Q: In the report you have mentioned which is possible but given the overall administrative inefficiencies that we see with regards to tax collection we have seen a situation where the government has vacillated, the finance ministry vacillated from a position where the cash management went for a toss because there was a sudden spurt of refunds. Refunds were actually given in time and possibly even before times as per standard averages to a situation where now there is a sort of a full stop break on the refund process. This type of tax inefficiency is more worrisome than an increase in the basic tax rate that corporates and other tax payers would be worried about. Is it possible for any government, for the system to act on upon this? How can we break that lock-jam?

A: Correct. In any country and particularly in emerging markets tax administration is tax policy. In other words improving tax administration is very important part of tax policy and we have an advantage that we are capable. This country is capable of using, mobilizing IT, Information Technology for improving tax administration. A lot of advance has been made by both direct taxes and indirect taxes people in the area using IT for improving administration. In our report we have given full section on this class of issues. It's quite detailed proposal we have given, how to improve this, how to reduce transaction cost for tax payers, how to improve tax payer services. I think they are all doable and I have no reason to believe that it will not be done.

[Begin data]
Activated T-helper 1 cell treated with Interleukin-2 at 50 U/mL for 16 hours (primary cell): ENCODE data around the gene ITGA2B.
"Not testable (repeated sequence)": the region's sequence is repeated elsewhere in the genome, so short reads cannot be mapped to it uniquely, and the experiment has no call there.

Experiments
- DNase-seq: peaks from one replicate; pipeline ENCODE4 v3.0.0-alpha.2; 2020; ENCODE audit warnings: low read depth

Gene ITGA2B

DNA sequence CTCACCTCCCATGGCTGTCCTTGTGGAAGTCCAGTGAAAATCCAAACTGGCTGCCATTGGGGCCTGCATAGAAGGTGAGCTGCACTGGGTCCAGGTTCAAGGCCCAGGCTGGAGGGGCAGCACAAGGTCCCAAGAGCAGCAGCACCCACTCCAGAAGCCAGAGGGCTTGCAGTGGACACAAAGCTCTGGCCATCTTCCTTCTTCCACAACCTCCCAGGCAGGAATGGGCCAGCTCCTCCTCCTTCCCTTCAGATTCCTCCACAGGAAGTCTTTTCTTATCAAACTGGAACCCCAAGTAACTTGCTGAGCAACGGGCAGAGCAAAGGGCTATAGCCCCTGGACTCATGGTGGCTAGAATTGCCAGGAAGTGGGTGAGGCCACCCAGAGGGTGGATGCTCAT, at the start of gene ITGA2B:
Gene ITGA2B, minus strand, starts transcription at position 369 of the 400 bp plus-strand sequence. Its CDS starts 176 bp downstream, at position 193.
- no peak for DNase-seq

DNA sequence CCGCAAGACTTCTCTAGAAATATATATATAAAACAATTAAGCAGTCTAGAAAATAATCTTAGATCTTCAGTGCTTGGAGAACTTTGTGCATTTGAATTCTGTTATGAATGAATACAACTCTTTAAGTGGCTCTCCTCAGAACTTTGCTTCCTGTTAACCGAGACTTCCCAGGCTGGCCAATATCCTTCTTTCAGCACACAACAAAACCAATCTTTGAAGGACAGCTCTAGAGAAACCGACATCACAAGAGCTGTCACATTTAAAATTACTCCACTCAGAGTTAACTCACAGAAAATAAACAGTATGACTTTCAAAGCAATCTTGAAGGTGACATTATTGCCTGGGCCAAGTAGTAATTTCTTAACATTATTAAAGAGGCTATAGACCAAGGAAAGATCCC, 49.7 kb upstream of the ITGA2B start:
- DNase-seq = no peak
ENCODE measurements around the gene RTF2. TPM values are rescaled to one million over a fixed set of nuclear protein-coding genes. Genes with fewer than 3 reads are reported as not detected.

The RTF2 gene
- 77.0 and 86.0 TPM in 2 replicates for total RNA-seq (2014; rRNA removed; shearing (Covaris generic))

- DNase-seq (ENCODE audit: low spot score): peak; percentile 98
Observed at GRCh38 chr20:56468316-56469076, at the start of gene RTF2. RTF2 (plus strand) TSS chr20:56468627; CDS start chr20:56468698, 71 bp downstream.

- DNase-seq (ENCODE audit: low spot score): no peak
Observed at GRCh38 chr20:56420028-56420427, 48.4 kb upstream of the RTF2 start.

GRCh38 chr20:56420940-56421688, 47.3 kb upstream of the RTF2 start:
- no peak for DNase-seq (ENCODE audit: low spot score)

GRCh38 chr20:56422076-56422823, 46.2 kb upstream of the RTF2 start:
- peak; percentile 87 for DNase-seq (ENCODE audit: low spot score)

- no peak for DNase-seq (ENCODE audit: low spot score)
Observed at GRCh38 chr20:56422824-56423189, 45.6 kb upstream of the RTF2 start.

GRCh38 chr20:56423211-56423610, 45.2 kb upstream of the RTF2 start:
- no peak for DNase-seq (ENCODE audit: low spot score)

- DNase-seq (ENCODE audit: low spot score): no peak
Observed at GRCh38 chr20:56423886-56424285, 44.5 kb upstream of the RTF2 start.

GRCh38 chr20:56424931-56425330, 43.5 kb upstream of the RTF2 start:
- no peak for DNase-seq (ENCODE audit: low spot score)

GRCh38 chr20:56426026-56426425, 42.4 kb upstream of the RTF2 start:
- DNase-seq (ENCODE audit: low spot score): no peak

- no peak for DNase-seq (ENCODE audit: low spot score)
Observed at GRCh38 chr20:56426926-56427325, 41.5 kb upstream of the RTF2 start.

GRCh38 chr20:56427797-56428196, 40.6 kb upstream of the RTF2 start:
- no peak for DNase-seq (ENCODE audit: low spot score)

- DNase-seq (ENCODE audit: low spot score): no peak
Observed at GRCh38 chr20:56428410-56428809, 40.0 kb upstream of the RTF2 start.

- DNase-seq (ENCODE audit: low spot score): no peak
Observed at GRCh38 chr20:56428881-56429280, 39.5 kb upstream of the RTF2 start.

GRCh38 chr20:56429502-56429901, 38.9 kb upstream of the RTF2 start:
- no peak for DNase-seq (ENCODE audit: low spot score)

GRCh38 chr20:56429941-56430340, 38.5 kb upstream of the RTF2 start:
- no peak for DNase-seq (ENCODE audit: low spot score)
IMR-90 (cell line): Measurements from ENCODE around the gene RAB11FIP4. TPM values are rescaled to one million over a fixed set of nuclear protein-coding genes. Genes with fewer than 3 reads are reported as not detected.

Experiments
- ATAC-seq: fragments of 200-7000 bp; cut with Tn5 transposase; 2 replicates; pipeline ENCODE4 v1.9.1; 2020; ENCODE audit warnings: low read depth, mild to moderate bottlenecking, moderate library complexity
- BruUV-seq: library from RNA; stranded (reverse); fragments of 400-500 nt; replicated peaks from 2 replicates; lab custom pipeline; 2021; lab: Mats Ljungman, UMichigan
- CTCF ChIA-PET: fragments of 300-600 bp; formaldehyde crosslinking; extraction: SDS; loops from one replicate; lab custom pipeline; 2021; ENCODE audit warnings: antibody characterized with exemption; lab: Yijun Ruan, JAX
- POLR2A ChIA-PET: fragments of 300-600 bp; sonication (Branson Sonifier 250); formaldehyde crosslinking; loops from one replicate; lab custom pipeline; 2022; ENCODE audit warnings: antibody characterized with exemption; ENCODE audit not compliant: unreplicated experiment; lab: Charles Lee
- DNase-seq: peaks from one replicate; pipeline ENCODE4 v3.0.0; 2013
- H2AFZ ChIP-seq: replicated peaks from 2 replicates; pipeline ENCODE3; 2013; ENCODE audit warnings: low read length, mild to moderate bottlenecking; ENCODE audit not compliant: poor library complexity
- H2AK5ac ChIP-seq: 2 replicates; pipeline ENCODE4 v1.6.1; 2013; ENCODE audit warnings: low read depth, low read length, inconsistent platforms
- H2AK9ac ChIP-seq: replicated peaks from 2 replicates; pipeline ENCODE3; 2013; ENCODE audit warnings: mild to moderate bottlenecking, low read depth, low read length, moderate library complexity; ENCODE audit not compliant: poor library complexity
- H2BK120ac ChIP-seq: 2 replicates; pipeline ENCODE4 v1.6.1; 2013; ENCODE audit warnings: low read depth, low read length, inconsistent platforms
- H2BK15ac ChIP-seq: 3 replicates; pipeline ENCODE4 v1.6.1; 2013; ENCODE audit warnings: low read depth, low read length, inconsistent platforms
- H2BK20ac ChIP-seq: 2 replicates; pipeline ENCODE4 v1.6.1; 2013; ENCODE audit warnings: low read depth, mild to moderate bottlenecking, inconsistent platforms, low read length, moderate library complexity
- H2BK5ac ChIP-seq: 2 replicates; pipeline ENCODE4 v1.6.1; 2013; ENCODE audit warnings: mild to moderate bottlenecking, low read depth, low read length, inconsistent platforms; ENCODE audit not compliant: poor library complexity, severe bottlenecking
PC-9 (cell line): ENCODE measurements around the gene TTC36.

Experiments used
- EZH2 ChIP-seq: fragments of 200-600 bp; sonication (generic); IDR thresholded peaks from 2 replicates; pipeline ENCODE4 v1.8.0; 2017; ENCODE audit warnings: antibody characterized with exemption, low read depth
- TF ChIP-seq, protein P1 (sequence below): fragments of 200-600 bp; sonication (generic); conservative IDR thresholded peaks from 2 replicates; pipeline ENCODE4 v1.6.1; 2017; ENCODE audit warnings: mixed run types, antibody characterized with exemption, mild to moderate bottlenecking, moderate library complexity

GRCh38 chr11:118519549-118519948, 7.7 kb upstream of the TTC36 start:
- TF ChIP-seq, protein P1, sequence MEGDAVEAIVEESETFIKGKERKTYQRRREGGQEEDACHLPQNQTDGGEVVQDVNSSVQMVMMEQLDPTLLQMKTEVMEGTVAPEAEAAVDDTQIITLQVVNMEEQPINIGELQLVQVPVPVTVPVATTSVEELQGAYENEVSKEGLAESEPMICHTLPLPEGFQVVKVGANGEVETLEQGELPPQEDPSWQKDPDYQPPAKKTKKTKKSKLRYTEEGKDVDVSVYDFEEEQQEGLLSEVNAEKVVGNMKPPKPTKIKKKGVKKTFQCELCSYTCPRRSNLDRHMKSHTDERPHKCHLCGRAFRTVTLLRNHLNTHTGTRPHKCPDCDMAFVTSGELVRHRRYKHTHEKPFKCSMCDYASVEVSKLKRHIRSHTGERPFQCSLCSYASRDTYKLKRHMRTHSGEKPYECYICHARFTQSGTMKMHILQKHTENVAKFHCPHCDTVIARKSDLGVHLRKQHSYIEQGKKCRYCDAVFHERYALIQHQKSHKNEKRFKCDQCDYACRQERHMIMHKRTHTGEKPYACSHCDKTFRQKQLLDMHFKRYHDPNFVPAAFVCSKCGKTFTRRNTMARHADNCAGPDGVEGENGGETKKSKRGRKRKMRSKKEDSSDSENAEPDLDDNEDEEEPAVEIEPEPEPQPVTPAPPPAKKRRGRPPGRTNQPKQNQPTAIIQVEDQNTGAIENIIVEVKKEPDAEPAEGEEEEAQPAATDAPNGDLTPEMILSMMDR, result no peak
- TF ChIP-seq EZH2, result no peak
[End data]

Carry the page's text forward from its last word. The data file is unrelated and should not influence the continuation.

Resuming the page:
Q: You say that it is doable, but in the days and once the government receives the public comments that it has sought on this report do you expect more measures to be implemented in the immediate short term, possibly within the next couple of months to shore up the fiscal further?

A: We should recognise that it is very important that government's policies have credibility. So, it doesn't matter if the pace may be little slower in initial stages but as long as your performance is better than promise, as long as we do what we say, as long as we continuously maintain this program of fiscal consolidation. Markets will react to it. There will be investment flow. Central bank reducing interest rates more rapidly than it would have otherwise and it will promote growth and employment. To my mind nothing is more inclusive than increasing productive employment. So, if employment starts growing especially productive employment that will be key instrument to move towards more inclusive growth. It will happen, it will happen step by step, in a measured way it will be done. The whole world is watching us. World respects the statecraft if done well. We will again show the world that this country is capable of finding its own destiny in its own way.

Q: You made an important points about disinvestment where you spoken about the need to move faster. You recommended an exit from all minority shareholding including companies like Hindustan Zinc and Balco, decisions which have needlessly been kept pending. We see a sense that this government intends to move along with the uptick that it is seeing in the markets. Are you hopeful of the disinvestment strategy that seems to be articulated at this point of time?

A: Disinvestment is a very important instrument for government not only for resource mobilisation, but more as an instrument for resource reallocation or rebalancing the governments balance sheet.

Government can move increasingly into the assets which are more in line with the new needs of the economy and exit from assets which now can be taken over by other actors in the economy, but move into the assets which otherwise no investment will be made. We have proposed a number of possible instruments which can help to accelerate this process of disinvestment and Rs 30,000 crore is certainly doable this year, even more so next year and even more so in the following year because by that time we can also get a place to mobilise governments underutilized land resources.